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Treating Low-Income Smokers in the Hospital Emergency Department

18 Years
Open (Enrolling)
Tobacco Use Cessation, Smoking Cessation, Smoking, Tobacco Use Disorder

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Trial Information

Treating Low-Income Smokers in the Hospital Emergency Department

Of the nation's 45 million adult smokers, nearly 20 million visit hospital emergency
departments (EDs) each year. ED patients, particularly smokers, are disproportionately
low-income, with limited access to traditional primary care settings. Patients presenting to
the ED with a tobacco-related trigger event, like an asthma attack, may be experiencing a
"teachable moment." Thus, the ED may be an ideal location in which to identify smokers and
initiate treatment for tobacco dependence. Initial pilot research by our group has
demonstrated the feasibility of ED-based brief interventions for smokers. Based on our
feasibility studies, the Institute of Medicine 2006 report on tobacco and the 2008 US Public
Health Service guidelines now list EDs as appropriate loci for tobacco control efforts. This
study aims to test the efficacy of an ED-initiated tobacco intervention which includes
counseling and medication. The intervention—Screening, Brief Intervention, and Referral to
Treatment (SBIRT)—uses a form of motivational interviewing known as the Brief Negotiation
Interview (BNI). Our proposed intervention combines a BNI with initiation of nicotine
replacement therapy (NRT) and a fax referral to the state Smokers' Quitline during the ED
visit. A 6-week starter kit of NRT (patch and/or gum, tailored to level of addiction and
patient preference) will be provided with written materials. The initial dose of NRT will be
given in the ED. A trained nurse will administer the booster intervention via telephone 3
days post-visit. The SBIRT+NRT arm will be compared to standard care (SC), which consists of
written materials only, in a controlled trial of 778 smokers age 18 years or older
randomized in a 1:1 fashion.

The primary hypothesis is that SBIRT+NRT will be superior to SC in reducing self-reported
and biochemically verified 7-day tobacco abstinence at 3 months. Secondary hypotheses
include: (1) Patients with a tobacco related diagnosis for the ED visit will have a higher
cessation rate than patients without a tobacco related diagnosis, and (2) Patients who
believe their ED visit is smoking-related will have a higher quit rate than others. The
investigators will conduct a cost benefit analysis of the interventions. Follow-up
assessments at 1, 3 and 12 months will combine self-report with in-person carbon monoxide
testing at 3 months for smokers who assert abstinence via phone. Expansions of the proposed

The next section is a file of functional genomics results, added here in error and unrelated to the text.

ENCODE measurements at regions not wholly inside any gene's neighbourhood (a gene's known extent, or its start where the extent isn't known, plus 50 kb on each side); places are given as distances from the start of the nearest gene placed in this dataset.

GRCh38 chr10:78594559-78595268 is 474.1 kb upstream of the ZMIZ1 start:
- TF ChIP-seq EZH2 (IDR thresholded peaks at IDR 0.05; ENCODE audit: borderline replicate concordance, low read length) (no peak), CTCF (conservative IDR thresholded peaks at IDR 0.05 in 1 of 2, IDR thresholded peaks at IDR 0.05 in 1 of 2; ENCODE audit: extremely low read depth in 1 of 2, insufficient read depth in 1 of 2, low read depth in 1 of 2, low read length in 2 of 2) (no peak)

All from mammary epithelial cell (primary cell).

project as compared to earlier studies include: 1) initiation of NRT during the ED visit; 2)
provision of multiple forms of NRT; 3) a proactive referral made to the Quitline; 4)a
credible control condition with minimal baseline assessment, to avoid the assessment
reactivity seen in similar ED studies; and 5) an economic analysis of the tested

Inclusion Criteria:

- Age > 18 years

- Speaks English

- Willing and able to give informed consent

- >100 cigarettes lifetime

- Current daily or some day smoker

- Smokes > 5 cigarettes/day

- Medicaid or self-pay insurance

Exclusion Criteria:

- Too ill or unable to consent

- Not interested in study participation

- Not interested in quitting

- Pregnant, nursing, or trying to conceive

- Current use of tobacco cessation products (patch, gum, inhaler, nasal spray, lozenge,

- Actively psychotic or mentally ill

- Leaving ED against medical advice

- Investigator discretion

- Lives outside of New Haven County

- Does not have phone with CT area code

- In police custody

- History of allergic reaction to nicotine replacement products

- Currently receiving formal tobacco dependence tx

- Currently taking Zyban, Wellbutrin (bupropion) or Chantix(varenicline)

- Resides in an extended care facility

Type of Study:


Study Design:

Allocation: Randomized, Endpoint Classification: Efficacy Study, Intervention Model: Parallel Assignment, Masking: Double Blind (Subject, Caregiver, Investigator), Primary Purpose: Treatment

Outcome Measure:

Biochemical verification of tobacco abstinence

Outcome Description:

Biochemical verification means a breathalyzer reading for carbon monoxide.

Outcome Time Frame:

3 months after enrollment

Safety Issue:


Principal Investigator

Steven L. Bernstein, MD

Investigator Role:

Principal Investigator

Investigator Affiliation:

Yale University


United States: Institutional Review Board

Study ID:




Start Date:

October 2010

Completion Date:

January 2014

Related Keywords:

  • Tobacco Use Cessation
  • Smoking Cessation
  • Smoking
  • Tobacco Use Disorder
  • Tobacco Use Cessation
  • Smoking Cessation
  • Nicotine Replacement Therapy
  • Brief Intervention
  • Emergencies
  • Smoking
  • Tobacco Use Disorder



Yale UniversityNew Haven, Connecticut  06520